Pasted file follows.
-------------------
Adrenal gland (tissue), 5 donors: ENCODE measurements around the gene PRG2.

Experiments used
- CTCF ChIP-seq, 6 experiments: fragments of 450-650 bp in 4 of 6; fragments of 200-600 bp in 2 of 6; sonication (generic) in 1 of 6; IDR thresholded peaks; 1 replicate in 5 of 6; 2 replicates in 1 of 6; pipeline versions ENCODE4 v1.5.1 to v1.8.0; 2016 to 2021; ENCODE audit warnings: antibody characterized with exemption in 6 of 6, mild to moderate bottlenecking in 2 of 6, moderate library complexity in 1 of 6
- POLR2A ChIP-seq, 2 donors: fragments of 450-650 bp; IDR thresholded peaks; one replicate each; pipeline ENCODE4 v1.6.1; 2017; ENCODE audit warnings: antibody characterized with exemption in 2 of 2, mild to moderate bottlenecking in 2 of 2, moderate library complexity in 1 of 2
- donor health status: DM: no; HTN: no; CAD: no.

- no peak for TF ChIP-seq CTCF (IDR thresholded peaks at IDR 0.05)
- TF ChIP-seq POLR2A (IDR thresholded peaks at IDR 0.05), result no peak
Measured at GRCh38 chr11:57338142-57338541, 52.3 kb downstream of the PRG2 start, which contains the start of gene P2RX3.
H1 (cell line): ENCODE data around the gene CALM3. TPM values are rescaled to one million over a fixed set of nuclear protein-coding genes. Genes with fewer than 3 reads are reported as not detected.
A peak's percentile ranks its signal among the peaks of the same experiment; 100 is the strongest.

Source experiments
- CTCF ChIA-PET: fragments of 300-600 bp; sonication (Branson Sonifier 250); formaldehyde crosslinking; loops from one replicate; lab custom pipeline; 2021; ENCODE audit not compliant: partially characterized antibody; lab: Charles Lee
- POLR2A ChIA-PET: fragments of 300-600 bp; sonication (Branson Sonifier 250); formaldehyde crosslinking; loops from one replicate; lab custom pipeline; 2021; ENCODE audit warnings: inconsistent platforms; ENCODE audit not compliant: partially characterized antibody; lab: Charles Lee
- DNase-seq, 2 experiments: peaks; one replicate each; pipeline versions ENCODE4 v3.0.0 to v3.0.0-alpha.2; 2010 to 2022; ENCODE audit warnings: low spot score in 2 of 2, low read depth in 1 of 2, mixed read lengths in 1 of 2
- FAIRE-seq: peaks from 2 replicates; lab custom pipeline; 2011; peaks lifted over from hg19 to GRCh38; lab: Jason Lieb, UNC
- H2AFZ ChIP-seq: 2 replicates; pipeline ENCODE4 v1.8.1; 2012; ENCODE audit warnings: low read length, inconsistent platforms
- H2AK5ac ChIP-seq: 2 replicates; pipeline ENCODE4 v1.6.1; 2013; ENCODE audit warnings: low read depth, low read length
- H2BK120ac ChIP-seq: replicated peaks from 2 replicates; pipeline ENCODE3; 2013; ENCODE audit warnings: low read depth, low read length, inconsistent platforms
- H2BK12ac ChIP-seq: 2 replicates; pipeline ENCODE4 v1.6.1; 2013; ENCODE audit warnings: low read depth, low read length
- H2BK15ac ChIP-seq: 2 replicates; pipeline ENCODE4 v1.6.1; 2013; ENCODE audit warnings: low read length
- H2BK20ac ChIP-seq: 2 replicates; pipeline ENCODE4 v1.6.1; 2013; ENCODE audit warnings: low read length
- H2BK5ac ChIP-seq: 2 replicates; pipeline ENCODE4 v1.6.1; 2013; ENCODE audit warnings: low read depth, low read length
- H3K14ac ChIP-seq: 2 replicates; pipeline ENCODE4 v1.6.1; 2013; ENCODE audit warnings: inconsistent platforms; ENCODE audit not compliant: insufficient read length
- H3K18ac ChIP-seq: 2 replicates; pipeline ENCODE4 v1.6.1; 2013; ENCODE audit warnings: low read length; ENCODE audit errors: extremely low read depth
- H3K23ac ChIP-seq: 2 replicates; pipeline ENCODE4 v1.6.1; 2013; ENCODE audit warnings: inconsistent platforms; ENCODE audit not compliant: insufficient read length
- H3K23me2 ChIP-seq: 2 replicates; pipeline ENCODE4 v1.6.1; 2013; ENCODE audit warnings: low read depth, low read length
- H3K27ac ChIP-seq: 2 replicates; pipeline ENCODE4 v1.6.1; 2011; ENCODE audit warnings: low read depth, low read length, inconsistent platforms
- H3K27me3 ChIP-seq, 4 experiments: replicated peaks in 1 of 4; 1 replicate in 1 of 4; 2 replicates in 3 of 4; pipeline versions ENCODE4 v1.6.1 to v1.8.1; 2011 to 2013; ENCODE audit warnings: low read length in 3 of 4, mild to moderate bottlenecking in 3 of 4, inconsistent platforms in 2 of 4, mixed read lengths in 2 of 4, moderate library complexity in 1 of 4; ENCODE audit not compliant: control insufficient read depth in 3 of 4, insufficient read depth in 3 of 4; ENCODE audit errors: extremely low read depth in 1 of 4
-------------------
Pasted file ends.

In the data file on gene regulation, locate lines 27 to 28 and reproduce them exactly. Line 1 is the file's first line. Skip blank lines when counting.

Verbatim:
- H3K27ac ChIP-seq: 2 replicates; pipeline ENCODE4 v1.6.1; 2011; ENCODE audit warnings: low read depth, low read length, inconsistent platforms
- H3K27me3 ChIP-seq, 4 experiments: replicated peaks in 1 of 4; 1 replicate in 1 of 4; 2 replicates in 3 of 4; pipeline versions ENCODE4 v1.6.1 to v1.8.1; 2011 to 2013; ENCODE audit warnings: low read length in 3 of 4, mild to moderate bottlenecking in 3 of 4, inconsistent platforms in 2 of 4, mixed read lengths in 2 of 4, moderate library complexity in 1 of 4; ENCODE audit not compliant: control insufficient read depth in 3 of 4, insufficient read depth in 3 of 4; ENCODE audit errors: extremely low read depth in 1 of 4